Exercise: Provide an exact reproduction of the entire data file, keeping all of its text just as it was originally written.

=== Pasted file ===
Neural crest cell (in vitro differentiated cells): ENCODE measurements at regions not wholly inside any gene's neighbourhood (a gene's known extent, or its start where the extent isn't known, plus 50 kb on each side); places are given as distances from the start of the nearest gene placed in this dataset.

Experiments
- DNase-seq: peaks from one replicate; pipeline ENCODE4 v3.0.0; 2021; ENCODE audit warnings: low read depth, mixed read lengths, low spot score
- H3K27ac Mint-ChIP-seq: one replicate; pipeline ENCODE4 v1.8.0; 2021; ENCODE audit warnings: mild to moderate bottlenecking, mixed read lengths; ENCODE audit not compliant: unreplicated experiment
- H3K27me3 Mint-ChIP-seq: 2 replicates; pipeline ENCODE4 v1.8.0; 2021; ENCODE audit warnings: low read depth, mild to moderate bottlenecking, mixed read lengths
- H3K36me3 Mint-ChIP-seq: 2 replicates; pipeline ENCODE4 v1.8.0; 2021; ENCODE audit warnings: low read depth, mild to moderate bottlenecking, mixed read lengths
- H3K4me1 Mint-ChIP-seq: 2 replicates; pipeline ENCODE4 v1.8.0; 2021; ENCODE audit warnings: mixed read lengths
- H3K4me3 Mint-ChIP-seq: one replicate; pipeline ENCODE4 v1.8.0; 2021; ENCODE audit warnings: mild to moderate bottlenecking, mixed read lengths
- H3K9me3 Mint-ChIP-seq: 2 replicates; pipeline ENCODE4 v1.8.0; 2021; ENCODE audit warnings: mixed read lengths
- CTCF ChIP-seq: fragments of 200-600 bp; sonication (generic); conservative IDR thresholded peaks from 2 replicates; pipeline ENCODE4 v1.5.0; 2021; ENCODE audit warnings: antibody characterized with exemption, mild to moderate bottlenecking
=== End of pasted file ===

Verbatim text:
Neural crest cell (in vitro differentiated cells): ENCODE measurements at regions not wholly inside any gene's neighbourhood (a gene's known extent, or its start where the extent isn't known, plus 50 kb on each side); places are given as distances from the start of the nearest gene placed in this dataset.

Experiments
- DNase-seq: peaks from one replicate; pipeline ENCODE4 v3.0.0; 2021; ENCODE audit warnings: low read depth, mixed read lengths, low spot score
- H3K27ac Mint-ChIP-seq: one replicate; pipeline ENCODE4 v1.8.0; 2021; ENCODE audit warnings: mild to moderate bottlenecking, mixed read lengths; ENCODE audit not compliant: unreplicated experiment
- H3K27me3 Mint-ChIP-seq: 2 replicates; pipeline ENCODE4 v1.8.0; 2021; ENCODE audit warnings: low read depth, mild to moderate bottlenecking, mixed read lengths
- H3K36me3 Mint-ChIP-seq: 2 replicates; pipeline ENCODE4 v1.8.0; 2021; ENCODE audit warnings: low read depth, mild to moderate bottlenecking, mixed read lengths
- H3K4me1 Mint-ChIP-seq: 2 replicates; pipeline ENCODE4 v1.8.0; 2021; ENCODE audit warnings: mixed read lengths
- H3K4me3 Mint-ChIP-seq: one replicate; pipeline ENCODE4 v1.8.0; 2021; ENCODE audit warnings: mild to moderate bottlenecking, mixed read lengths
- H3K9me3 Mint-ChIP-seq: 2 replicates; pipeline ENCODE4 v1.8.0; 2021; ENCODE audit warnings: mixed read lengths
- CTCF ChIP-seq: fragments of 200-600 bp; sonication (generic); conservative IDR thresholded peaks from 2 replicates; pipeline ENCODE4 v1.5.0; 2021; ENCODE audit warnings: antibody characterized with exemption, mild to moderate bottlenecking